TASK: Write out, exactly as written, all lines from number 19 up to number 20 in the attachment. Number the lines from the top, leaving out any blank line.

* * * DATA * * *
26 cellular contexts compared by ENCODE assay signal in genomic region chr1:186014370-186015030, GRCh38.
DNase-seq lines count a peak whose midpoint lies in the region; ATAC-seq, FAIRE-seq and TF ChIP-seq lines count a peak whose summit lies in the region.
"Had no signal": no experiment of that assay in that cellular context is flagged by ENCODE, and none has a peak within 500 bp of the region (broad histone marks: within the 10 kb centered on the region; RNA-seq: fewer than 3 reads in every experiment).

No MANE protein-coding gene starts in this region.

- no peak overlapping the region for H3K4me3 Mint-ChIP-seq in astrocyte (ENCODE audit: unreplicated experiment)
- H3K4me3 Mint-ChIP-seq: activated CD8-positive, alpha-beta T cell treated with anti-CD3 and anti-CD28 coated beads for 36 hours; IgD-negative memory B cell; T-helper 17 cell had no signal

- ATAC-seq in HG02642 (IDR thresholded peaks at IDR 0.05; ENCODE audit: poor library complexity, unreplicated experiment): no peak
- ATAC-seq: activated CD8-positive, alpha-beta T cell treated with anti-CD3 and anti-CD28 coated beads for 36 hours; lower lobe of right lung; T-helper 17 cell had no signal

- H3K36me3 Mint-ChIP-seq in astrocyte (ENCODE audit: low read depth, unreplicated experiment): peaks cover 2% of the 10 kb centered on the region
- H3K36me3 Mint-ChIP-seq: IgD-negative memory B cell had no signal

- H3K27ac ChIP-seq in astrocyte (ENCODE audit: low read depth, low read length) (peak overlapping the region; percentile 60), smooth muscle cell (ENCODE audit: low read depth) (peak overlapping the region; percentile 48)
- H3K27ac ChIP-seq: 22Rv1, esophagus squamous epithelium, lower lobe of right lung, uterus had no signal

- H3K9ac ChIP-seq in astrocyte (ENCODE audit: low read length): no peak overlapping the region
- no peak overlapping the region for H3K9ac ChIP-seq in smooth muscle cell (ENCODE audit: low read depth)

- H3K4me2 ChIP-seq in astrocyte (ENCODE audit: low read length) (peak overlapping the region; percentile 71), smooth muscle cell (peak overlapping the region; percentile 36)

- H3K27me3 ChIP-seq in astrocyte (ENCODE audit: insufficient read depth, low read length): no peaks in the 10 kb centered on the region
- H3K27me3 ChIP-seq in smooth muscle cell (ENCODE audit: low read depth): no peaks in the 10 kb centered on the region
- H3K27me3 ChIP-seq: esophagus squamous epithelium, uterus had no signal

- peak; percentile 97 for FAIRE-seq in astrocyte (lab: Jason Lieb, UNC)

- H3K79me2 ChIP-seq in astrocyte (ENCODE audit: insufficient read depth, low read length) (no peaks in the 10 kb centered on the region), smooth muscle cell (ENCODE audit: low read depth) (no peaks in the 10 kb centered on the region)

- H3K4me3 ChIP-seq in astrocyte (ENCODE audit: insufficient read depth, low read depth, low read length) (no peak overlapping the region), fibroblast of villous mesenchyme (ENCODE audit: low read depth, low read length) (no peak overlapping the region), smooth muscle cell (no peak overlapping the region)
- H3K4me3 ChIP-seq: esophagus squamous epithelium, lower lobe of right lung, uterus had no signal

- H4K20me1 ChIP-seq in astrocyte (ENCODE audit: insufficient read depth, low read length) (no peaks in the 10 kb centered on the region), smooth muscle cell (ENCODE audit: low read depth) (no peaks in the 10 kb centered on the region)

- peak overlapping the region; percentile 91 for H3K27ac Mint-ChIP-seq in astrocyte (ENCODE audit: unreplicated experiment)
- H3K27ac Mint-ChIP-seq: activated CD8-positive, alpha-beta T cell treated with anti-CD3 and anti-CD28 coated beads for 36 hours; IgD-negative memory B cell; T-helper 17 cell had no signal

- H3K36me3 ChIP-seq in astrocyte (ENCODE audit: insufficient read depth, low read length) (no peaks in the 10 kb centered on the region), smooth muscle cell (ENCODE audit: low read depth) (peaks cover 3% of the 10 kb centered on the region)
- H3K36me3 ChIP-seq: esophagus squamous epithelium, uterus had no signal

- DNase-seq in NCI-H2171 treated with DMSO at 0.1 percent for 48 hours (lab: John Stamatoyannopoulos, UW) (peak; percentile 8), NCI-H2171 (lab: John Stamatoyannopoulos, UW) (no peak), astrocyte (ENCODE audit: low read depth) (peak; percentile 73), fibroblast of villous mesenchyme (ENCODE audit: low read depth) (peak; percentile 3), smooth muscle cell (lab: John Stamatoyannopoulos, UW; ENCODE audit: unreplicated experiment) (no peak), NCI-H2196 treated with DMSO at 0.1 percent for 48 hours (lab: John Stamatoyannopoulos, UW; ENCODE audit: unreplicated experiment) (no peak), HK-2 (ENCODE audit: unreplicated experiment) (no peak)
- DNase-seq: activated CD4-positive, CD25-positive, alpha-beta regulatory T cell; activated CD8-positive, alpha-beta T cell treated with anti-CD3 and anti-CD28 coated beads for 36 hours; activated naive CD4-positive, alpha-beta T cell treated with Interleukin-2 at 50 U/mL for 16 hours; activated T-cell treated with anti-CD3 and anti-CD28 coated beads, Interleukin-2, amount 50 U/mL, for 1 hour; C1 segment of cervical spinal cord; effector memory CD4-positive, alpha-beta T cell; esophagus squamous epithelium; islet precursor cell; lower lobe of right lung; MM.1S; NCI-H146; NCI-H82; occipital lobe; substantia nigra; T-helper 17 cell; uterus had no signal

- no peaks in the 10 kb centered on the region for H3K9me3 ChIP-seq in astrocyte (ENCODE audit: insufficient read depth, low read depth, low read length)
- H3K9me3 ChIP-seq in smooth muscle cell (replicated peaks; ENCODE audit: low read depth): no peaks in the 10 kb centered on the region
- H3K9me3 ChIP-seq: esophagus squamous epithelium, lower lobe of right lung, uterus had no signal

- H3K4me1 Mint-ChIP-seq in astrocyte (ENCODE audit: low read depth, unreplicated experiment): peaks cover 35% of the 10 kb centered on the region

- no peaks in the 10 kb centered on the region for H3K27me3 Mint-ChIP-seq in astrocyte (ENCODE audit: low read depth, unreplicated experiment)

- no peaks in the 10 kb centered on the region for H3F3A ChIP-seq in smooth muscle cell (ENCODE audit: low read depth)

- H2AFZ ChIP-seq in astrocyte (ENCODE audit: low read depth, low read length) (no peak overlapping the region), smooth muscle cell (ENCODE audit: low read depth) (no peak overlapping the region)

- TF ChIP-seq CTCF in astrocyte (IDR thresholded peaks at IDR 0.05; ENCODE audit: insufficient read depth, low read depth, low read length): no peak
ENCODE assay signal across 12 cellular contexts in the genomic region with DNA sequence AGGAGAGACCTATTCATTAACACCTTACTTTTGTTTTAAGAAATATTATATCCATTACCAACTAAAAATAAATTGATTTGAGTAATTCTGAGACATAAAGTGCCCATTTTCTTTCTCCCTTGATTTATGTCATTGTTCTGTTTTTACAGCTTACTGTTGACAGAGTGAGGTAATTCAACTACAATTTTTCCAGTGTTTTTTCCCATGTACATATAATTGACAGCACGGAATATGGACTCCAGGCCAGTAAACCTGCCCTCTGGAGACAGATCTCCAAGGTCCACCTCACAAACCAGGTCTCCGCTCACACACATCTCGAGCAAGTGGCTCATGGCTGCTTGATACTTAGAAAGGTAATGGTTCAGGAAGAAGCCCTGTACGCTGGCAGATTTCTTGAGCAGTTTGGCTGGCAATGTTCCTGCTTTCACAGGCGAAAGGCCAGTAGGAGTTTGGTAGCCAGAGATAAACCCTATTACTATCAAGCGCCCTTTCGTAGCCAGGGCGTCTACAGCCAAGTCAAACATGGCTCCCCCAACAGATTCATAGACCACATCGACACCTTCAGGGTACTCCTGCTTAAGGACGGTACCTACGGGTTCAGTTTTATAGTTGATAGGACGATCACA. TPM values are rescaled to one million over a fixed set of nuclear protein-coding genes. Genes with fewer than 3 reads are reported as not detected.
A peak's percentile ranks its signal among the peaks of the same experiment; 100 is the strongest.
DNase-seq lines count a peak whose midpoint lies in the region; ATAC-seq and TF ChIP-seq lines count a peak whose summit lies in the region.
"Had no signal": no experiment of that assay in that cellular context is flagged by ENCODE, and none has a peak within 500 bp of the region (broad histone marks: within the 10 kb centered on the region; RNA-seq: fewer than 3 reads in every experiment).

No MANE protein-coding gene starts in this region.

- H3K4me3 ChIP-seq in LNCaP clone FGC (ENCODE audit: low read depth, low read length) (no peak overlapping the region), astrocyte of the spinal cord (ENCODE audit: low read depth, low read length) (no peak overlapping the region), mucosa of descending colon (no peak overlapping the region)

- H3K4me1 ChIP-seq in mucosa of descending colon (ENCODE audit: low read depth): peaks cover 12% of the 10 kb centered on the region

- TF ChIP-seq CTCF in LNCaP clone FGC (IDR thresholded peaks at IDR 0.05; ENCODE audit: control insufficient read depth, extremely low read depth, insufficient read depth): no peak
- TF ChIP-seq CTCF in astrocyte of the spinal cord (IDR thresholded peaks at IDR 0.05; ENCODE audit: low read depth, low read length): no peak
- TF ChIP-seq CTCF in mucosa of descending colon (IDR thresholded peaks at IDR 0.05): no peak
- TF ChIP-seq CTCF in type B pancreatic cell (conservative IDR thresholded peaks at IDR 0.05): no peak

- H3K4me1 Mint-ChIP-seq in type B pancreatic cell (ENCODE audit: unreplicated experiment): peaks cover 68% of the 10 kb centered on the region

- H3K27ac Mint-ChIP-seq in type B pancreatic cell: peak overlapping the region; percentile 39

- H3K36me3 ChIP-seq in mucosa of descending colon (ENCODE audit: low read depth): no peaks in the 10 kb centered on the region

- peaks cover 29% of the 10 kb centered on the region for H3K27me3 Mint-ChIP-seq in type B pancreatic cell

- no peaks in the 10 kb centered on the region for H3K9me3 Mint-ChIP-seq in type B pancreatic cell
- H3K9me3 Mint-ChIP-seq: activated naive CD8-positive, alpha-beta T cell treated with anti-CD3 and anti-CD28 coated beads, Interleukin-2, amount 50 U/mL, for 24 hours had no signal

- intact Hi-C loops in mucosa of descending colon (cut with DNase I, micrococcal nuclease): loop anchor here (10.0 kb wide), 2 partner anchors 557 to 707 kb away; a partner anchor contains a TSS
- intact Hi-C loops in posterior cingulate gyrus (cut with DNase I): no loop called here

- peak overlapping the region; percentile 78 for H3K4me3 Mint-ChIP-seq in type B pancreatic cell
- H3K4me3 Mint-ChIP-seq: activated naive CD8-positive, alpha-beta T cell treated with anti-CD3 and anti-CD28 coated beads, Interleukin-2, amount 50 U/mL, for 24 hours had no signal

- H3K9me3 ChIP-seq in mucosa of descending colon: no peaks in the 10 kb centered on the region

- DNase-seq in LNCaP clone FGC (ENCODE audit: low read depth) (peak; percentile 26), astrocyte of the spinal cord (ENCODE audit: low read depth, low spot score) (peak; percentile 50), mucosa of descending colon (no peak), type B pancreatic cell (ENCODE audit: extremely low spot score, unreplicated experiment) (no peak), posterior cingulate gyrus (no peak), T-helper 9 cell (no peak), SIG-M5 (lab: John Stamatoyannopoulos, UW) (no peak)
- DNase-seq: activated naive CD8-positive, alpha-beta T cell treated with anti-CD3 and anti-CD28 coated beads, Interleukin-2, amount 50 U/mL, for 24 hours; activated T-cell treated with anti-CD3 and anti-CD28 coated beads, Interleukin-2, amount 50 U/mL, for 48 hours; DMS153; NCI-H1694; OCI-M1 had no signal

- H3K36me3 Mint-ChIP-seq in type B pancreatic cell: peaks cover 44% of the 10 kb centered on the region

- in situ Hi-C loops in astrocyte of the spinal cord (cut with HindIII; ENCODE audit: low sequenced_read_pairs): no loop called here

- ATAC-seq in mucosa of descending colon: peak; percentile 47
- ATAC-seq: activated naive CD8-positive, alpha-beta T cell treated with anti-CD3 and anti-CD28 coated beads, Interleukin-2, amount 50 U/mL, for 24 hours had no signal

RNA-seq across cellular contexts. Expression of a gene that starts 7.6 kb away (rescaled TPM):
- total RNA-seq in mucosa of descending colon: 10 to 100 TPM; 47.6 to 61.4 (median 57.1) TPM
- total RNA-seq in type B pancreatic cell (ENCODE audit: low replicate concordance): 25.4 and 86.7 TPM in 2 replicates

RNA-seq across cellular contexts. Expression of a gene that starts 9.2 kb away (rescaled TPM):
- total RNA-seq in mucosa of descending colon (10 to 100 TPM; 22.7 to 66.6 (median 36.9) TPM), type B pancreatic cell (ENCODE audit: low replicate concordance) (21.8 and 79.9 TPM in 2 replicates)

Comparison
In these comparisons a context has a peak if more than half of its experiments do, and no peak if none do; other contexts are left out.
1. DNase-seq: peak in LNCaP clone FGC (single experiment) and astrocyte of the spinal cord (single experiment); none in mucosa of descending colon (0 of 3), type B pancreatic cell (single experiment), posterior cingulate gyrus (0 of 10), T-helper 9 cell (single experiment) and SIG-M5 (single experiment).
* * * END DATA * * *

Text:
- peak; percentile 97 for FAIRE-seq in astrocyte (lab: Jason Lieb, UNC)

- H3K79me2 ChIP-seq in astrocyte (ENCODE audit: insufficient read depth, low read length) (no peaks in the 10 kb centered on the region), smooth muscle cell (ENCODE audit: low read depth) (no peaks in the 10 kb centered on the region)